Wild owns a 47% stake of APNG, which listed on the Port Moresby Stock Exchange in 2008.
While the onset of the global financial crisis has helped push APNG shares down 40% from their debut of 1 kina each to their current price of 60 toea, APNG did post a K2.1 million ($A0.98 million) profit in the 2010 calendar year.
But this result included the impact of a K2.53 million gain from the revaluation of investment property compared to 2009.
Just over a year ago the AAP reported that Qantas' entry into the PNG airline market, triggered by development of the PNG LNG project, had led to a price war on the Cairns to Port Moresby route.
Several government sources claimed to the news service at the time that APNG was seeking a merger with Air Niugini but Air Niugini chief executive officer Wasantha Kumarasiri confirmed that a merger was not being considered.
"[Prime minister Michael Somare] and our minister [public enterprises minister Arthur Somare] have assured us they are dedicated to Air Niugini," he reportedly told AAP in August 2010.
In the same report, a Prime Minister's Office spokesman said "we hope sense will prevail".
Yet the change in government and the appointment of Sir Mekere Morauta as Public Enterprises Minister has resulted in the emergence of a proposed merger between the two PNG airlines.
APNG has welcomed the government decision to proceed and said the merger was subject to approval from its shareholders, approval of a final transaction by the government and other regulatory and third party approvals.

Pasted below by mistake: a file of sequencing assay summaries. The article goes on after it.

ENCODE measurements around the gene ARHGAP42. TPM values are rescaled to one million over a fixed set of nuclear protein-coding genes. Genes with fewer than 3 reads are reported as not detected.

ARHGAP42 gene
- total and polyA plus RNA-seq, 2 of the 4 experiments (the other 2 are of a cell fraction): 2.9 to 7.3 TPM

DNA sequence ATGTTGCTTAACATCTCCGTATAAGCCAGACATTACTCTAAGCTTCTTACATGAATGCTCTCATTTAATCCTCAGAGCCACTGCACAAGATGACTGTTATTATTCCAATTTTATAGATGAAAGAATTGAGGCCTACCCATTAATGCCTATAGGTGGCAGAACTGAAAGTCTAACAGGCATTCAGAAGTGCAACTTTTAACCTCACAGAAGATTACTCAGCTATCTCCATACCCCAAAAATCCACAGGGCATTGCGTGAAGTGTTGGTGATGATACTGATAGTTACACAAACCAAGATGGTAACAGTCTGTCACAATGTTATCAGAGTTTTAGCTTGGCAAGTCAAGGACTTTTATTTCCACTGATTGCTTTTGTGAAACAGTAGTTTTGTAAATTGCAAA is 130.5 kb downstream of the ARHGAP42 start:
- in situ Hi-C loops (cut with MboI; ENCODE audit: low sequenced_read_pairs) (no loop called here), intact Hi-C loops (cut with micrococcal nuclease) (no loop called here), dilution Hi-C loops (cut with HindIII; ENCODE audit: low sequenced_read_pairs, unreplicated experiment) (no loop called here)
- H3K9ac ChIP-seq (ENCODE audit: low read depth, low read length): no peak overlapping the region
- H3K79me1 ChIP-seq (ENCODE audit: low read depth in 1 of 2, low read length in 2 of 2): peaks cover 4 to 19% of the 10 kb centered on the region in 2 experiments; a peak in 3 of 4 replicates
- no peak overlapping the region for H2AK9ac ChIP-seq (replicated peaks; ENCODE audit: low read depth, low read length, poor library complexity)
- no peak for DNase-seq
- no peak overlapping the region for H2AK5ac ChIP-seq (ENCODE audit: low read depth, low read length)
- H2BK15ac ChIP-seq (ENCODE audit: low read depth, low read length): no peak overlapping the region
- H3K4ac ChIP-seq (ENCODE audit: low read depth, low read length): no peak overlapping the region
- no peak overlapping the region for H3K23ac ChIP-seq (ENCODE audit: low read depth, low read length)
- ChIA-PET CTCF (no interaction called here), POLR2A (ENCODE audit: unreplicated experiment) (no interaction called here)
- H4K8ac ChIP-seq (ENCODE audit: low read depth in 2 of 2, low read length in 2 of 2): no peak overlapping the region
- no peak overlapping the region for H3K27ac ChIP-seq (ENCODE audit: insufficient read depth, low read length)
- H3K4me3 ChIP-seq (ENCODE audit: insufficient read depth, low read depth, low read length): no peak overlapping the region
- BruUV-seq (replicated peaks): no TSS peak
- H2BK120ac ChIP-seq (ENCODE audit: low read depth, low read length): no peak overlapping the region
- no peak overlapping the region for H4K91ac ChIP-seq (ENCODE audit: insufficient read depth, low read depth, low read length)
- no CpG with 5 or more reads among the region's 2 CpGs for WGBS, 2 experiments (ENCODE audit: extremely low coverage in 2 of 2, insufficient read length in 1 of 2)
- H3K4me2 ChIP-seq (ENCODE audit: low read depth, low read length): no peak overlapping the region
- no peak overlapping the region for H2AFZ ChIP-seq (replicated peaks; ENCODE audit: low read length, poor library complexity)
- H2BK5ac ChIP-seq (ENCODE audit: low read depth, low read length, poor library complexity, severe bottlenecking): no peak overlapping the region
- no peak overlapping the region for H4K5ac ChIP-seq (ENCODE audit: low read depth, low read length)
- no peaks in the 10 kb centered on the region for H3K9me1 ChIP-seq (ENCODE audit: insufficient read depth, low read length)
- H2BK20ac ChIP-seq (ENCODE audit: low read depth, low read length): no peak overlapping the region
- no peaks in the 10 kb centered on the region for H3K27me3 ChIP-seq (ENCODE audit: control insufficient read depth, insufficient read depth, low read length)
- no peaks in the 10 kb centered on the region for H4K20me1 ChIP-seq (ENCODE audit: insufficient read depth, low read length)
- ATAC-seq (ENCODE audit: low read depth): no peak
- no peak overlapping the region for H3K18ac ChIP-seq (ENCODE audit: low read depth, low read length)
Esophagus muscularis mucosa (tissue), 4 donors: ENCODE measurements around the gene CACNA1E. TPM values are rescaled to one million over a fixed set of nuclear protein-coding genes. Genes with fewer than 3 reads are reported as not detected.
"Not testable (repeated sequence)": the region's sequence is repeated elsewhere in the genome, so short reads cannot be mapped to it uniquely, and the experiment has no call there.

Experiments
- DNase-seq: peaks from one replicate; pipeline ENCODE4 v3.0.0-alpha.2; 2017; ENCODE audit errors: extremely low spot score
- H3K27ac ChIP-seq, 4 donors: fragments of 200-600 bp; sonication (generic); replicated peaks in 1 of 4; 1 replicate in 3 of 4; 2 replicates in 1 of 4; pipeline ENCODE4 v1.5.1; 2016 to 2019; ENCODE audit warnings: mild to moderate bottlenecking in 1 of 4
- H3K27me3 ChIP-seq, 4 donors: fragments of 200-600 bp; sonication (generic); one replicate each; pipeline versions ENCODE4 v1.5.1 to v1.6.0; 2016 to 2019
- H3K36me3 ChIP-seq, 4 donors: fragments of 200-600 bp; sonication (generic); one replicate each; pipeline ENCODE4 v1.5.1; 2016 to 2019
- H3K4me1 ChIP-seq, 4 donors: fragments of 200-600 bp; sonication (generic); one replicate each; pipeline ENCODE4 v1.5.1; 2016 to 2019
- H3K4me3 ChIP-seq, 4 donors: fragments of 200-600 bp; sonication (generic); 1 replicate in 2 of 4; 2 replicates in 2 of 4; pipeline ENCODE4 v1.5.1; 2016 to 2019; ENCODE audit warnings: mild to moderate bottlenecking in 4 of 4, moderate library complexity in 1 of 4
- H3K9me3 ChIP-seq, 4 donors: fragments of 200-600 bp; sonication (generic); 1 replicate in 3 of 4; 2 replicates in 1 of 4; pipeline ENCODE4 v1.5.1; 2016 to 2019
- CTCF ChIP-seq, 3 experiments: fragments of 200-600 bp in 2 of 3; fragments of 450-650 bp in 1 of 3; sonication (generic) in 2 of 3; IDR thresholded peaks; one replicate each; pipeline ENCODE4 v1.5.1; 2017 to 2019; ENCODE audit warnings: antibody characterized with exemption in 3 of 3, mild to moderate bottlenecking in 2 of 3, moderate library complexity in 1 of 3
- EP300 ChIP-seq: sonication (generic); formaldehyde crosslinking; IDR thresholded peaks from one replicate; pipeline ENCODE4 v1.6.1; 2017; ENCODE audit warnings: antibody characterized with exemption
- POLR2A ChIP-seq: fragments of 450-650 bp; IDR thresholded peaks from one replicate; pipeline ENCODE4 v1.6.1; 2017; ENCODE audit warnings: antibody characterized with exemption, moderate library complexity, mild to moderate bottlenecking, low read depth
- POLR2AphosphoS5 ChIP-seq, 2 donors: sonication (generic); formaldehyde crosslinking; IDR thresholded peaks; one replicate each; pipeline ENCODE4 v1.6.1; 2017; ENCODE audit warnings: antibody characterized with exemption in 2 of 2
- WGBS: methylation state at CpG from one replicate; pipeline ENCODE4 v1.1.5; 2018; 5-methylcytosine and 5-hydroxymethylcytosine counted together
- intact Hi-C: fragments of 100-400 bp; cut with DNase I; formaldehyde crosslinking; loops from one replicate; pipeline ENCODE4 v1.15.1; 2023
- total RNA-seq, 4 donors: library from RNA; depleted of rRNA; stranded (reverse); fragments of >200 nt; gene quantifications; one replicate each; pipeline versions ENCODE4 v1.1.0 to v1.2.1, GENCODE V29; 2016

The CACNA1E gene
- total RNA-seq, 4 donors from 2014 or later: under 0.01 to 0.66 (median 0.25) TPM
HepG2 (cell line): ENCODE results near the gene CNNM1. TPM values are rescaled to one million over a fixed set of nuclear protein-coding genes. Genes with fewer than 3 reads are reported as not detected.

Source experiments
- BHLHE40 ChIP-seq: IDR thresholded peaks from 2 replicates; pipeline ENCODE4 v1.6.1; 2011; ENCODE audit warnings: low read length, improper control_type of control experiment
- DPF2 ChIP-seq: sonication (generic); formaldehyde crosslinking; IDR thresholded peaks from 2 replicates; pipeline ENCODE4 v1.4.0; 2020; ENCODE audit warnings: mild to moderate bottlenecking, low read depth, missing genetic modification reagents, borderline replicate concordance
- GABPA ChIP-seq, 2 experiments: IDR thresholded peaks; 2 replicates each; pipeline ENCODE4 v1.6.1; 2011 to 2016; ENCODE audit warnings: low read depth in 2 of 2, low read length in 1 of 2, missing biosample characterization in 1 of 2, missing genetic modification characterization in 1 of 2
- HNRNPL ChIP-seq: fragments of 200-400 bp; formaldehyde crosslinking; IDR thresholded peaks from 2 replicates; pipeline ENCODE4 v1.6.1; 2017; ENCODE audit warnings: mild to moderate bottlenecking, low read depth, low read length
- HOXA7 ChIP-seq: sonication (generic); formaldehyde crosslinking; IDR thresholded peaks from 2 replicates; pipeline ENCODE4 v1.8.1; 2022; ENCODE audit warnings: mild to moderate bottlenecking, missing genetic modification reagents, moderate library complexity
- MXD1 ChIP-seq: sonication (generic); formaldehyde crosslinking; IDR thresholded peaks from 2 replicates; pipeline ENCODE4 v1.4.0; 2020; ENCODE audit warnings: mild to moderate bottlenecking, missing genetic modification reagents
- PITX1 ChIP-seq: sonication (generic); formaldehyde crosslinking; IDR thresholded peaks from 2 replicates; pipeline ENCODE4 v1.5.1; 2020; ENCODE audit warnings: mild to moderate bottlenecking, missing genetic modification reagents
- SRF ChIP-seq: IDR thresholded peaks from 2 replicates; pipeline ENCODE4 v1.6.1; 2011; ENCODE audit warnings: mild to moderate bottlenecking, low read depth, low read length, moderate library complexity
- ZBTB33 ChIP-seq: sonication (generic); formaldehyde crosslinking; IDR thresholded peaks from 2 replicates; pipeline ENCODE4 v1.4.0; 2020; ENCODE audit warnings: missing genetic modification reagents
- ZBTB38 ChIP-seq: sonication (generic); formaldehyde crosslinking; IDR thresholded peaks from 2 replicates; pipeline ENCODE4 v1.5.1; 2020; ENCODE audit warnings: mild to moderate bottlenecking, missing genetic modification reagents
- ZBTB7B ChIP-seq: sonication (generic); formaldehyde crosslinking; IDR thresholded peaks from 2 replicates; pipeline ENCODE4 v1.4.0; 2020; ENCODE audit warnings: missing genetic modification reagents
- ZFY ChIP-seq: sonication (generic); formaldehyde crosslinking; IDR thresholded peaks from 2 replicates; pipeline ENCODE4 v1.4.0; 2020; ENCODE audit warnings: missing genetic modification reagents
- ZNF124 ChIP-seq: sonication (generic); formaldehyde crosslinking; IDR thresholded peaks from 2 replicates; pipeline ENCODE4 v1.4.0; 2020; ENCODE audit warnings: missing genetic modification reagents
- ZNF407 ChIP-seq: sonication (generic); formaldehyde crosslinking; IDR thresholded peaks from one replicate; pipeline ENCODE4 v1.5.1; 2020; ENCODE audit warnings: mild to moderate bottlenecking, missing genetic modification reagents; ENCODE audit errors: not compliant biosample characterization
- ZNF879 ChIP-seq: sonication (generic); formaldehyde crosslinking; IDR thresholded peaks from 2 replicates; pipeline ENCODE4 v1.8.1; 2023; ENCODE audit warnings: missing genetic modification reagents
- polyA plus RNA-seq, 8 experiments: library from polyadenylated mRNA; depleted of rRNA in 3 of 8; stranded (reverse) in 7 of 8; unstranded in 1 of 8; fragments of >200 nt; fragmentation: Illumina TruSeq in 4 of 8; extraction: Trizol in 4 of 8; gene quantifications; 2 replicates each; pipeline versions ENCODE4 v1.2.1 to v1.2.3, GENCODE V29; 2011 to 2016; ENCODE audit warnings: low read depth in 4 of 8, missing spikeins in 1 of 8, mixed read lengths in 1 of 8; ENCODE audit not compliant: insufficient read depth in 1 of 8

"Airlines PNG will work closely with the PNG government and Air Niugini to develop the
merger transaction," the airline said.
"A memorandum of understanding between the three parties will see the establishment of a merger implementation office under the leadership of Rt Hon Sir Mekere Morauta, Minister for Public Enterprises.
"The merger implementation office will establish the transaction structure and timeline for implementation and ensure the people of PNG receive full and fair value via a fully transparent process and independent valuation of both companies."
Yet recently-ousted public enterprises minister Somare said such a merger would not be in the national interest.
"When the Ministry of Transport first put forward this proposal last year it told the Somare government the enlarged airline would become more profitable because it could increase domestic and international airfares," Somare said.
He scoffed at government announcements that the merged airline could service 130 domestic destinations.
"Even if the enlarged airline serviced 50 or 60 domestic destinations by Christmas this year, or less than half the number promised, this would result in a massive cost blowout from which the airline might never recover," Somare said.
While Air Niugini had flight-based revenue of more than K900 million in 2010 compared to APNG's K207 million, with more than half of APNG's flight-based revenue from charter flights, the PNG government has flagged that Air Niugini will have a majority stake in the merged airline.
Yet Somare has claimed APNG's financial situation is "highly questionable" as its financial liabilities exceed its assets.
He said the merger would largely favour APNG's dominant shareholder Wild and had "the potential to destroy the national carrier [Air Niugini]".
Independent Consumer & Competition Commission chief executive officer Dr Billy Manoka recently told The National that it would have the last say on the proposed merger, while four trade unions have reportedly asked the government to scrap the merger.